He may have not spelled them wrong in the first place if he had looked them up. Even in fiction there can be a lot of research, which can also get to be boring. 

    I think much of his problem was in thinking that was how those names and words were in fact spelled. Being convinced of that he would see no reason to double-check. This is yet one more reason to have an objective editor.

    PS I love doing research!

    With the varying spelling to be seen on line nowadays, and in SMS, etc etc. even in writing, it can be confusing what is right and what is not. (Same with punctuation in fact.) American spelling creeping in to English spelling happens a lot, as an example. How people pronounce words can confuse how they are spelled, too. But a name is a name. Although at times I get called Lomax!

    Myself and my friend combined know everything there is to know, but he's not here.

  • Papi_SoñolientoPapi_Soñoliento Southern Escarpment Hill Country Librarian
    Okay, Mr Lomas you're making it clear your prolonged absence from the fora wasn't due to medical trauma -- good to know since my mother had three strokes and lingered for ten years. Let me save you and Ron some debate time.

    Different individuals have different linguistic capabilities. Some people may mentally 'hear' words when they read them while others have to actually hear the words spoken. Similarly some people can learn multiple languages with ease while others struggle with just one.

    Pronunciation of words is also quite often dependent upon where someone grew up as well as when. If you can fully understand a Geechee [a speaker of Gullah] the first time you hear one speaking English, I'll prepare you lunch.

    Research can be boring to some people while others find the pursuit of knowledge to be fascinating. Even when tedious, research on one topic can be fascinating due to the other lines of research that tend to appear, but that's just my take.

    An author editing their own work is another case of differing capabilities wherein some can and some can't. I prefer to finish something and let it sit long enough to feel like someone else's work when I start to edit -- I do okay which is good because I can't afford an editor.

    I hope I haven't caused offense to either you or Ron but as I let Elizabeth A. M. Windsor know a bit back, I am trying to teach My Graces how to be nice.
  • Just KevinJust Kevin Lulu Genius

    Okay, Mr Lomas you're making it clear your prolonged absence from the fora wasn't due to medical trauma

    Not as such. But it may have been a sickness of a kind.

     -- good to know since my mother had three strokes and lingered for ten years.

    Lingering is a good way of getting older.

    Let me save you and Ron some debate time.

    That will be the day.

    Different individuals have different linguistic capabilities. Some people may mentally 'hear' words when they read them while others have to actually hear the words spoken. Similarly some people can learn multiple languages with ease while others struggle with just one.

    Indeed. Not everyone is the same. Brains are wired up differently. So reading out aloud will not work for everyone. Apparently some people also think in pictures as well as words, and others cannot. There's some scheme that works out how a person learns, before attempting to teach them anything, then the course uses that tailored personalised method. Many scoff at the idea though.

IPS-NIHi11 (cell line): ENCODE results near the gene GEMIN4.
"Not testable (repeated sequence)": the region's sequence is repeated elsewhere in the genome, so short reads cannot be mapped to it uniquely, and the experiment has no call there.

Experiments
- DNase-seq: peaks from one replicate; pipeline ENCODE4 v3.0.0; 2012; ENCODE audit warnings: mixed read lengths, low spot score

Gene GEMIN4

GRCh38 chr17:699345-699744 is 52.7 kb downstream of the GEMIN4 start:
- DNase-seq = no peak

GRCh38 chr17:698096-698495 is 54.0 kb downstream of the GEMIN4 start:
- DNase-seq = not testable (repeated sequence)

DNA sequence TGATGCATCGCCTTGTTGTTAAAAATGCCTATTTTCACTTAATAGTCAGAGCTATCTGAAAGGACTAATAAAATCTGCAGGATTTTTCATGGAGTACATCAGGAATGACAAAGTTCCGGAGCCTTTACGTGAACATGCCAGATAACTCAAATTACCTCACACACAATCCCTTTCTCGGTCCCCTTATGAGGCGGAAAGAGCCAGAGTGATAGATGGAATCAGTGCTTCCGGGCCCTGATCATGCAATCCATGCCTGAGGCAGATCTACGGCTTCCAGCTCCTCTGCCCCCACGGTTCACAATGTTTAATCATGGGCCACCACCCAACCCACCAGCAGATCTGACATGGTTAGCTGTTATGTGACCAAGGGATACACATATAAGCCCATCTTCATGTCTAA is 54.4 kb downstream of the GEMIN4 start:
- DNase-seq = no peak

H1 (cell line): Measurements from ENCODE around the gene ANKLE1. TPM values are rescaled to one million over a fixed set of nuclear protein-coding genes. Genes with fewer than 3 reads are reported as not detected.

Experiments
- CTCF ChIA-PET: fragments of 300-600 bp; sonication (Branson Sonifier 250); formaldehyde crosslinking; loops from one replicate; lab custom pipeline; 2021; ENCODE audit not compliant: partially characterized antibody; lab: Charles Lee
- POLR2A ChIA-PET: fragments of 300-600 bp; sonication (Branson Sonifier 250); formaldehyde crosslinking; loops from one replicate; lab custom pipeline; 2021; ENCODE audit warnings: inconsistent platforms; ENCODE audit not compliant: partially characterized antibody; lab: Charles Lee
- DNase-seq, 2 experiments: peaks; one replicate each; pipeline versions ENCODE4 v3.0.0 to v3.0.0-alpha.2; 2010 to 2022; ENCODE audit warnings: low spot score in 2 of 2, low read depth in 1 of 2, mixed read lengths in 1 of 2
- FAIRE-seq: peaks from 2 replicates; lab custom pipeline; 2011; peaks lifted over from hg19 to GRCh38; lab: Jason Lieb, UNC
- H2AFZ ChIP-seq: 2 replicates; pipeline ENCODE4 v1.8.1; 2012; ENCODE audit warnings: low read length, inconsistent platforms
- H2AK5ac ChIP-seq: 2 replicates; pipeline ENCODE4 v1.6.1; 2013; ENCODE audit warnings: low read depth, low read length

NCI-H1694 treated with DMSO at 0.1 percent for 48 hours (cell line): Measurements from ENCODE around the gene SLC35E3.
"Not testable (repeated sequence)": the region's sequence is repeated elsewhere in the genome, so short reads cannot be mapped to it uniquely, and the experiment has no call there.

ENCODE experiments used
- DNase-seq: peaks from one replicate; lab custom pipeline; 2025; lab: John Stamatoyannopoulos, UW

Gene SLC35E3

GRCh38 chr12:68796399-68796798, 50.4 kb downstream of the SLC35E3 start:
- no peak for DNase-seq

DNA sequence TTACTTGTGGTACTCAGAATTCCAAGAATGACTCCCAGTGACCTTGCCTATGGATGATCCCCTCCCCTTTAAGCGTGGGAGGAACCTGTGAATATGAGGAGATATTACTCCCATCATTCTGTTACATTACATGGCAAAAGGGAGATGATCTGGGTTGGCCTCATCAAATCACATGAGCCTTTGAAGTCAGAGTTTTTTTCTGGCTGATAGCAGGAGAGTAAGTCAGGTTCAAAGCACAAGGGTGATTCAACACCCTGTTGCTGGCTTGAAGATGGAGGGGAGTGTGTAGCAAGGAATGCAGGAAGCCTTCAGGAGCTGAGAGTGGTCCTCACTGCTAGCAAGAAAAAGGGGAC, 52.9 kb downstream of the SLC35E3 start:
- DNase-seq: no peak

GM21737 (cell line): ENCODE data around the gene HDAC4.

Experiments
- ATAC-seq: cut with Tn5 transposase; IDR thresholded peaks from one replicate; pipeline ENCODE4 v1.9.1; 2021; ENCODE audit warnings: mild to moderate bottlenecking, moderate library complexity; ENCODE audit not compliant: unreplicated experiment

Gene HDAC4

Pronunciation of words is also quite often dependent upon where someone grew up as well as when.

    Quite so. Once upon a time there was 'BBC English', where everyone on the BBC spoke exactly the same, often very 'cultured', somewhat like the Queen still does!

     If you can fully understand a Geechee [a speaker of Gullah] the first time you hear one speaking English, I'll prepare you lunch.

    (This can be so annoying at times, where the last thing typed vanishes when it autosaves. Oh well I will type it again and hope.) Many other English speakers would possibly say that that is not English then, but the same is often said of many British dialects. 

    Research can be boring to some people while others find the pursuit of knowledge to be fascinating. Even when tedious, research on one topic can be fascinating due to the other lines of research that tend to appear, but that's just my take.

    I agree.

    An author editing their own work is another case of differing capabilities wherein some can and some can't. I prefer to finish something and let it sit long enough to feel like someone else's work when I start to edit -- I do okay which is good because I can't afford an

    editor.

    Aye.

    I hope I haven't caused offense to either you or Ron

    Not so far.

     but as I let Elizabeth A. M. Windsor know a bit back, I am trying to teach My Graces how to be nice.

    Myself and my friend combined know everything there is to know, but he's not here.

  • Perhaps I might be able to ... advance... the discussion.

    When one reads in one's head, one transfers a series of thoughts to one's mind. The brain may or may not see these thoughts as words. For example, if someone passes you a note that says "your bum is on fire" you will probably envision flames near a sensitive part of your person. You may not later be able to recall the exact wording. Or if a passage describes a scene, you may envision the scene without consciously thinking about the details. That is a part of the point of poetry; to get you to envision a scene, an emotion, or a thought.